People will try to spin it any way they want. Brendan is leaving this year. My comms person, Max, is going on to do some great things. People come in, sacrifice their lives to be in government and then they transition to other things. This is a grind. Don't let nobody kid you.

Rosenberg: No. It's a tough job. I know. Last two minutes and we'll wrap it up. You've been great and we discussed a lot of serious stuff and you've been terrific as always.

Daniel Penny. This thing started and you were like, "Hey..." Everybody loved what Eric Adams said, "Listen, let's get all the facts. Calm down." And then it seems like you went the other way. No one wanted Jordan Neely to die, including the hero, I'm calling him a hero, the hero Marine, Mr. Mayor. Nobody wanted that kid to die. But the truth is, and you deal with this every day, just a couple of days ago another lady got attacked on the subway, she's paralyzed today, the truth is people like that without a weapon can do stuff like this. 

And we need more New Yorkers to be encouraged to step up because cops can't be everywhere and do what Daniel Penny did. And a lot of folks are saying, "Now the mayor went the other way, and now he's siding with Sharpton and Neely and not Mr. Penny." You want to clarify that here and wrap this up?

Mayor Adams: No. The mayor has been the same way throughout my entire public life, and it's unfortunate that every incident, people want to find a left and right side and everyone goes to their corner and see who's going to duke it out. And then, we spin every sentence that comes out to aggravate an already difficult situation.

The mayor doesn't go different ways. I'm very consistent and I've been consistent throughout my entire life. This is in the hands of the district attorney. The district attorney is now going through the process. This is the criminal justice system that we all believe in. And I will continue to believe in. What I must do is look after the Jordan Neelys that are on our subway system right now, and make sure that we do what I attempted to do last year when I was saying, "How do we deal with those who can't take care of their basic needs and they're a danger to themselves? What do we do?"

A lot of people talk about this issue, but I'm in the subways. I don't see too many people in the subways talking to the people who are dealing with serious mental illness, giving them the care, trying to convince them to go into treatment. And remember when I rolled this out and I came on your show and I talked about it?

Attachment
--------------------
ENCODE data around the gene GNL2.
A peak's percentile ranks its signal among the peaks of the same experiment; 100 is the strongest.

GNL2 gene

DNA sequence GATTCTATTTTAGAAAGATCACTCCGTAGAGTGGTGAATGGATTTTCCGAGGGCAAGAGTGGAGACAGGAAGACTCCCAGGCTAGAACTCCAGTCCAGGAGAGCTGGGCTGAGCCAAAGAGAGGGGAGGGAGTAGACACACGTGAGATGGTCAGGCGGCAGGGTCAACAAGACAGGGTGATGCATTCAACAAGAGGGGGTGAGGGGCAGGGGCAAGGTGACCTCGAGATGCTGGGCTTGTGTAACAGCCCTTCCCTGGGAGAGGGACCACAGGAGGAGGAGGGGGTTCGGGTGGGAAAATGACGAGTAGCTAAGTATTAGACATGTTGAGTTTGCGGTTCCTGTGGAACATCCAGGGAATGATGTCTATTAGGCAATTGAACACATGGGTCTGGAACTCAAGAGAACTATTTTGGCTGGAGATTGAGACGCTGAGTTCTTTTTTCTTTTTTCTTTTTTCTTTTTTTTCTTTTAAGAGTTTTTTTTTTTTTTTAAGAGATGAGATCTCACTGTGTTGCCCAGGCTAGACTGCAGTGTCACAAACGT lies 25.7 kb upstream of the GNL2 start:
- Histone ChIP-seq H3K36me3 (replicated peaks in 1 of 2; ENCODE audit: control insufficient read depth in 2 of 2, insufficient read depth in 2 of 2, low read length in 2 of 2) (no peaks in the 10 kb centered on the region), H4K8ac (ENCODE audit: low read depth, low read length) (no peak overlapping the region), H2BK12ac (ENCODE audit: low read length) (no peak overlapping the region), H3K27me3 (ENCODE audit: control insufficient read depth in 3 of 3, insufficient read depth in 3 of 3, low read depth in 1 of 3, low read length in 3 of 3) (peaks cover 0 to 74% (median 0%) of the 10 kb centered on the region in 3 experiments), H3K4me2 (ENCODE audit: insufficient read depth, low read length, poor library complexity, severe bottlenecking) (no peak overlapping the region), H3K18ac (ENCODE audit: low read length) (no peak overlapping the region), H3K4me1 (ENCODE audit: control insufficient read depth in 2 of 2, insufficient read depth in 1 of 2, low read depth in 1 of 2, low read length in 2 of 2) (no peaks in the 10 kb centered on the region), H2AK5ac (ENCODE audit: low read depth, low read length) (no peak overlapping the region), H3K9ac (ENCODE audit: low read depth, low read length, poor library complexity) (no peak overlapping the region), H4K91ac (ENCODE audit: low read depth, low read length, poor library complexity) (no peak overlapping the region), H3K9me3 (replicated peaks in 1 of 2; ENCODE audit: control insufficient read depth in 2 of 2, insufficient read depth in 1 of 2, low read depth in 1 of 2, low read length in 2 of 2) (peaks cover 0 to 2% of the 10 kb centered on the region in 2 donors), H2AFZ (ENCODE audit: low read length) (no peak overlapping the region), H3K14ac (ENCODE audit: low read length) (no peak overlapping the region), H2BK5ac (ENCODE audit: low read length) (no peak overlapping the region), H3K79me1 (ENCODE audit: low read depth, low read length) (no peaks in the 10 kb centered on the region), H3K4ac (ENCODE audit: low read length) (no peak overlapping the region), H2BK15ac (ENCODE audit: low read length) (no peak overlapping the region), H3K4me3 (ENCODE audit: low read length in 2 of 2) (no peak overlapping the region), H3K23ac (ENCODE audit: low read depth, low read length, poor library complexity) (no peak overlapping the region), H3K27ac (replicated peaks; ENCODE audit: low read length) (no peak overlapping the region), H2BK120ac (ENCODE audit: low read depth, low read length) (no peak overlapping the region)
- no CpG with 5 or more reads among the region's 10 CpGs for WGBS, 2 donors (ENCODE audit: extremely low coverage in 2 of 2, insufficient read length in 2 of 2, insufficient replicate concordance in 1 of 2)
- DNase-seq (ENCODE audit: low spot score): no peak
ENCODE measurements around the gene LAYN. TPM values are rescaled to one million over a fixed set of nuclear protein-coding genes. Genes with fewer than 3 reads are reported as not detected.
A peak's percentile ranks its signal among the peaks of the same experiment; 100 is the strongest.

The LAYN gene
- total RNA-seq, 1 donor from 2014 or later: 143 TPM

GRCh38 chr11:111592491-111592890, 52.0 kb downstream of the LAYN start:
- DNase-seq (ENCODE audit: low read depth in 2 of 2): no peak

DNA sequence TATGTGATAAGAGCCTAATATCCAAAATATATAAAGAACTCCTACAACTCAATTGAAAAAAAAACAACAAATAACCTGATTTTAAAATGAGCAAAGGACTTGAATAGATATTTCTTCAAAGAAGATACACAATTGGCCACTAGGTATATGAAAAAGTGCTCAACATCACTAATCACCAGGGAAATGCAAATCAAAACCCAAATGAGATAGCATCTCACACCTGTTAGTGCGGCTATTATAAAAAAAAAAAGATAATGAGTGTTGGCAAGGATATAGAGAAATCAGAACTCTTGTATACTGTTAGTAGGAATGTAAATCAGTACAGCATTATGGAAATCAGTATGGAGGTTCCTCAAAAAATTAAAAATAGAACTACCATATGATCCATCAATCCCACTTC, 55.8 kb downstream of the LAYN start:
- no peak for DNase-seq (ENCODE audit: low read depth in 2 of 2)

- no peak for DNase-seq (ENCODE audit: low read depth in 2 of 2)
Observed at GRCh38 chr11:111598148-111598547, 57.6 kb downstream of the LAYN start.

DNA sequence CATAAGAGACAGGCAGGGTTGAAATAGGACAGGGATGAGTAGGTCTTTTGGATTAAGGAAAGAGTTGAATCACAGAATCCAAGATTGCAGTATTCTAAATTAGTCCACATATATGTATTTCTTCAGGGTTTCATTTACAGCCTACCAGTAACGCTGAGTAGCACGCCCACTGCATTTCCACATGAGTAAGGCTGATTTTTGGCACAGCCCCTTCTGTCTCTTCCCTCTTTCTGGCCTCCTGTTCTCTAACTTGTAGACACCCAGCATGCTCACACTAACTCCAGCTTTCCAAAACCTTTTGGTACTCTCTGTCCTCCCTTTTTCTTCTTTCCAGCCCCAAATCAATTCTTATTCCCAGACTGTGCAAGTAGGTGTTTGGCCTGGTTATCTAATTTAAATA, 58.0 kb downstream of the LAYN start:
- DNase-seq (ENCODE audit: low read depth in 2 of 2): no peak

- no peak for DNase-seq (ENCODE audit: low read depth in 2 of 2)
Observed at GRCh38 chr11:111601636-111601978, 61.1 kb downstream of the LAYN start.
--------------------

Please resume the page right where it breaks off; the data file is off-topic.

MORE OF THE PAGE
Rosenberg: Yes.

Mayor Adams: How people attacked me because they said I'm trying to force everyone with a slight mental illness into a treatment?

Rosenberg: Yes. And by the way, I stuck up on you back then because at least you ought to plan. And I still give you credit for that.

Mayor Adams: Right. And so, those who are saying that I'm going different ways and I'm doing different things, no, I'm not. I'm running a complicated city with many nuances and far too often people think every issue is one way or the other, and it's not. We have to make sure we navigate this city out of the challenging times that we're in, and we need a steady hand at the will. That is what I represent to the city.

Rosenberg: I know you're late for a call. Fabien just texted me, Mr. Mayor. But you were great this morning. I got to tell you, man, and it means a lot because I had this conversation earlier, prior mayors, they wouldn't come on this show. The fact that you're here every couple of weeks speaking to my listeners, it means a lot to me and WABC. And you are great.

Enjoy Fleet Week this morning, Eric. And I'll talk to you later on today. Thank you so much.

Mayor Adams: Okay. Be well. Thank you.

Rosenberg: All right, Mr. Mayor. Take care. There he is. Eric Adams gave us a solid 16 minutes there.